In 1989 the fourth Labour government became the first New Zealand government to set out principles to guide its actions on matters relating to the treaty.
These principles were:
- the government has the right to govern and make laws
- iwi have the right to organise as iwi, and, under the law, to control their resources as their own
- all New Zealanders are equal before the law
- both the government and iwi are obliged to accord each other reasonable cooperation on major issues of common concern
- the government is responsible for providing effective processes for the resolution of grievances in the expectation that reconciliation can occur.
By 2011 no later government had defined any new treaty principles, although some (like the National government in 1991) have reflected on the 1989 principles.
Some Māori criticised the 1989 government treaty principles as a ‘unilateral attempt to rewrite the Treaty’. But Prime Minister David Lange defended the principles, saying that they were ‘to help the government make decisions about matters related to the Treaty.’1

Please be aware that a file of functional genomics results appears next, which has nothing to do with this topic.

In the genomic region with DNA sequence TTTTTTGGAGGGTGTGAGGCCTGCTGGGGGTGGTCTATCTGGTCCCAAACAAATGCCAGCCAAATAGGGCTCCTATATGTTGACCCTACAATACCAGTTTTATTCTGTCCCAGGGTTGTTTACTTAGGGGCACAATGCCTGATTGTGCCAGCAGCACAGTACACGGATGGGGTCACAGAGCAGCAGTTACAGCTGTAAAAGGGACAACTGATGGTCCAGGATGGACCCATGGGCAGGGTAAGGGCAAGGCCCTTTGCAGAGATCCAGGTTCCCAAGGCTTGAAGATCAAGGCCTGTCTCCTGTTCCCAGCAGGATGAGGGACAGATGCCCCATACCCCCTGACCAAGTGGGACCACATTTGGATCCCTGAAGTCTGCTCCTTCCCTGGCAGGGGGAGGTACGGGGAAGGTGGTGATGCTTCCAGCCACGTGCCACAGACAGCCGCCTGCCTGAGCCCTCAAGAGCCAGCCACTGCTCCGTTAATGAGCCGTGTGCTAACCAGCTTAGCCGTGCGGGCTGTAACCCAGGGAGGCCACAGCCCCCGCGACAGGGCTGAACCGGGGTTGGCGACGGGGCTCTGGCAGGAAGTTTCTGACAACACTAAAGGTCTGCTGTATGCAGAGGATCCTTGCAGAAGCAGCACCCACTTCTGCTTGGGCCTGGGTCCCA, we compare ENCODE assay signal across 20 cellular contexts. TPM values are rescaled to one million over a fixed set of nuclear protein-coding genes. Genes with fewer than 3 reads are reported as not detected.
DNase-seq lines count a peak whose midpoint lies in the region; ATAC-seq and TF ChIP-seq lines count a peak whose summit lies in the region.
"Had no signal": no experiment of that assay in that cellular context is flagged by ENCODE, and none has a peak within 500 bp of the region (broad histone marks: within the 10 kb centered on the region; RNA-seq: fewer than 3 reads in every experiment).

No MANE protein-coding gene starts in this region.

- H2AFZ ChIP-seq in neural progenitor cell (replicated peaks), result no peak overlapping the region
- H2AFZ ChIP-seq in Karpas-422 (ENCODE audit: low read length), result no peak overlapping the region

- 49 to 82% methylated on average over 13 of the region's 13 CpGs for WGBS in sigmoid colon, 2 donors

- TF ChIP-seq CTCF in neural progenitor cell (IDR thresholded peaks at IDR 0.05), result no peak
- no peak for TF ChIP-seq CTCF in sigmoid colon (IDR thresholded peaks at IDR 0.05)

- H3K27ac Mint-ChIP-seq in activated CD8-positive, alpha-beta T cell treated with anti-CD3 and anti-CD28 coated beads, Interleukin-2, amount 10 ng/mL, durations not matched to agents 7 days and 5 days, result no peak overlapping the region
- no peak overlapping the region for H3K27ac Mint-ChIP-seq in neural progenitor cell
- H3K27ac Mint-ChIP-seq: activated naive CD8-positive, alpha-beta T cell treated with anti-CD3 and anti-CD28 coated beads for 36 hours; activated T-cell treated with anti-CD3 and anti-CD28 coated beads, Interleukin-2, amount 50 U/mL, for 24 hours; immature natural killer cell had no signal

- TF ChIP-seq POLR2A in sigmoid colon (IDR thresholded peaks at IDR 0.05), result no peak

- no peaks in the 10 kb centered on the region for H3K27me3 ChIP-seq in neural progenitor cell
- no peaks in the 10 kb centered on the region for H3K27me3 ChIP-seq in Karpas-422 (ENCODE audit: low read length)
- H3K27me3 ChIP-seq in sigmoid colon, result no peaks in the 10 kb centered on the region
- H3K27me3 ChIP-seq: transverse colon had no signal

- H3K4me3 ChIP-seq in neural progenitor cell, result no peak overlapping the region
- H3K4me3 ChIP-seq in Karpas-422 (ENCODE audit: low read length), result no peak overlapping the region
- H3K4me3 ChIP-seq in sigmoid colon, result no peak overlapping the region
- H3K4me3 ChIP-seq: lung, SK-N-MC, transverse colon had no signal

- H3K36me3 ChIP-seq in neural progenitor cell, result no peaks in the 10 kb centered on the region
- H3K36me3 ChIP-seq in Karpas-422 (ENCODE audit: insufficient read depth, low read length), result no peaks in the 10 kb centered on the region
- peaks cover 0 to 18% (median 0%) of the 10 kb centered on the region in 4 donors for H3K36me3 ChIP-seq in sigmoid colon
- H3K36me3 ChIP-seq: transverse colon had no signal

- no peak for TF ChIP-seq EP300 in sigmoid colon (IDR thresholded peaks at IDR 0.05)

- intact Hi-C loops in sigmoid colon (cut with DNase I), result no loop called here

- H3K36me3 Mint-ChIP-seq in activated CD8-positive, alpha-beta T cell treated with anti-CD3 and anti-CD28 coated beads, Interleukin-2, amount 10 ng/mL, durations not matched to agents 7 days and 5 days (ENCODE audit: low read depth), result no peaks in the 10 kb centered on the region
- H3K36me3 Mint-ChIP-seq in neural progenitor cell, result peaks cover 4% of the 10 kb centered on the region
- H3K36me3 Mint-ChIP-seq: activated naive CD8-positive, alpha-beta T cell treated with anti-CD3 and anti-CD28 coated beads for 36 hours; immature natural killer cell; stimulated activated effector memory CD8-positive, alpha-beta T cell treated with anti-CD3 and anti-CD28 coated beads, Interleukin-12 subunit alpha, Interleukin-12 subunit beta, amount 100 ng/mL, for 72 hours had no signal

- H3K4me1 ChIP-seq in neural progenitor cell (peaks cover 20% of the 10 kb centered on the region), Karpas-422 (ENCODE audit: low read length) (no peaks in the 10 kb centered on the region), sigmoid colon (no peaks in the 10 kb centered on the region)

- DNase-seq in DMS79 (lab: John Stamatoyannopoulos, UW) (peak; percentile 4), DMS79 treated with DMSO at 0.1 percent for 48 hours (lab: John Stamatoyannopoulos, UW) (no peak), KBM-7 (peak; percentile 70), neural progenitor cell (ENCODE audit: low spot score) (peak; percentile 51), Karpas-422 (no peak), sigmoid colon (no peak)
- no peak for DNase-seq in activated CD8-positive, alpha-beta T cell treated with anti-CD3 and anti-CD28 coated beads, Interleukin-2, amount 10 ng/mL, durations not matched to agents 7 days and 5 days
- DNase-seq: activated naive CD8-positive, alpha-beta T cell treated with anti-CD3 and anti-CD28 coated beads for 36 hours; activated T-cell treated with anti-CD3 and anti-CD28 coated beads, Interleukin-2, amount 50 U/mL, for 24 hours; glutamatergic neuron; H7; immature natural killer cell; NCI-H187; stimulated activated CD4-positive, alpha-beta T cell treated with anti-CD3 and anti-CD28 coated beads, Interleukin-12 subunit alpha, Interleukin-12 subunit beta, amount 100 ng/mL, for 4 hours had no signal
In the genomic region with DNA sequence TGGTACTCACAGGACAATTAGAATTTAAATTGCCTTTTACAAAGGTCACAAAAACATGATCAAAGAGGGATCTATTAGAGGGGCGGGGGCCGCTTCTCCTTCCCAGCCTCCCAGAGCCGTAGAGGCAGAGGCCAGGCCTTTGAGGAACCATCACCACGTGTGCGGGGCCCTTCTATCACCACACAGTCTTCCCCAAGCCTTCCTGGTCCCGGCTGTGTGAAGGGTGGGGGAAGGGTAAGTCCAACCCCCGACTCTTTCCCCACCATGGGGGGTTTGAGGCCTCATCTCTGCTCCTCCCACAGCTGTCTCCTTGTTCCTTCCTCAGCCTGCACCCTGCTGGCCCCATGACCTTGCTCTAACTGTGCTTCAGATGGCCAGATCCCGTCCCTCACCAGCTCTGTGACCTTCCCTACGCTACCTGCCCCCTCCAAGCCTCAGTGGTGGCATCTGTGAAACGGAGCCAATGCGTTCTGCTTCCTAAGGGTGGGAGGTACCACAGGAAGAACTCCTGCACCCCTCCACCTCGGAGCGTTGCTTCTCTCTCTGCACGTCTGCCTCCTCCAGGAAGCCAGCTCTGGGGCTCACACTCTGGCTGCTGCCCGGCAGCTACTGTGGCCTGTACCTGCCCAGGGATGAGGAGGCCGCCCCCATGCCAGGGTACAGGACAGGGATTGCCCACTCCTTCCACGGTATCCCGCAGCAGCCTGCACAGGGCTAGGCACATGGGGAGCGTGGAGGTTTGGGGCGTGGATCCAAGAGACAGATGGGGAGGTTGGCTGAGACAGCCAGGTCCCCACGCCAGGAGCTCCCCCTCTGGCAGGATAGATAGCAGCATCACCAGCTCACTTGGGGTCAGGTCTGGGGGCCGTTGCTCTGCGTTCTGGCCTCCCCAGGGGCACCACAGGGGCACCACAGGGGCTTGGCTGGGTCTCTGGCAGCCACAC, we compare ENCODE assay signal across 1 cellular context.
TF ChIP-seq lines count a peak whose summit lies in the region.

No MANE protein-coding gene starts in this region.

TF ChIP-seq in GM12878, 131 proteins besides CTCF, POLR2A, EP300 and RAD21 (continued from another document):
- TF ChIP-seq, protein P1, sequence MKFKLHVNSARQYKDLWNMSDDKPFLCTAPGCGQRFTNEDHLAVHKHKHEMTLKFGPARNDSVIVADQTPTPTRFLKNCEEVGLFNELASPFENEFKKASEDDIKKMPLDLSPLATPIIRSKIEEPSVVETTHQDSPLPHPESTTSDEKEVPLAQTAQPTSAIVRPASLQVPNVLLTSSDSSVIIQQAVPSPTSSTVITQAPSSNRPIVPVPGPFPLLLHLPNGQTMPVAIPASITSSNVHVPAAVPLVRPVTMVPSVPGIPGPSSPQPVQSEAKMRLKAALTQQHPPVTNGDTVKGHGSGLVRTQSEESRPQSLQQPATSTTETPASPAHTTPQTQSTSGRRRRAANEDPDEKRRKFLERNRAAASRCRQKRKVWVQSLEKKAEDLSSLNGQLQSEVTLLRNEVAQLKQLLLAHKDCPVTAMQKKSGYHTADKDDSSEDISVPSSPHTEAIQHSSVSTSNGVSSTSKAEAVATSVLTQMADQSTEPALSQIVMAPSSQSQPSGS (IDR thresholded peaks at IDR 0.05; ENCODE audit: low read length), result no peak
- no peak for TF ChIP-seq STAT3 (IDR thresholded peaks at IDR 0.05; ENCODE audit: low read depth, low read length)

Debating treaty principles
When the principles of the treaty were first included in legislation in 1975, one member of Parliament predicted that they would create ‘debate, dissention and even divisiveness’ in New Zealand.2 Indeed, the principles of the treaty have been the subject of debate. In 2006 the New Zealand First party introduced the Principles of the Treaty of Waitangi Deletion Bill 2006. The bill sought ‘to correct an anomaly that has harmed race relations in New Zealand since 1986 when the vague term “the principles of the Treaty of Waitangi” was included in legislation.’ This bill was defeated and references to the treaty principles remained in New Zealand law. The Waitangi Tribunal and courts continue to define the principles of the Treaty of Waitangi.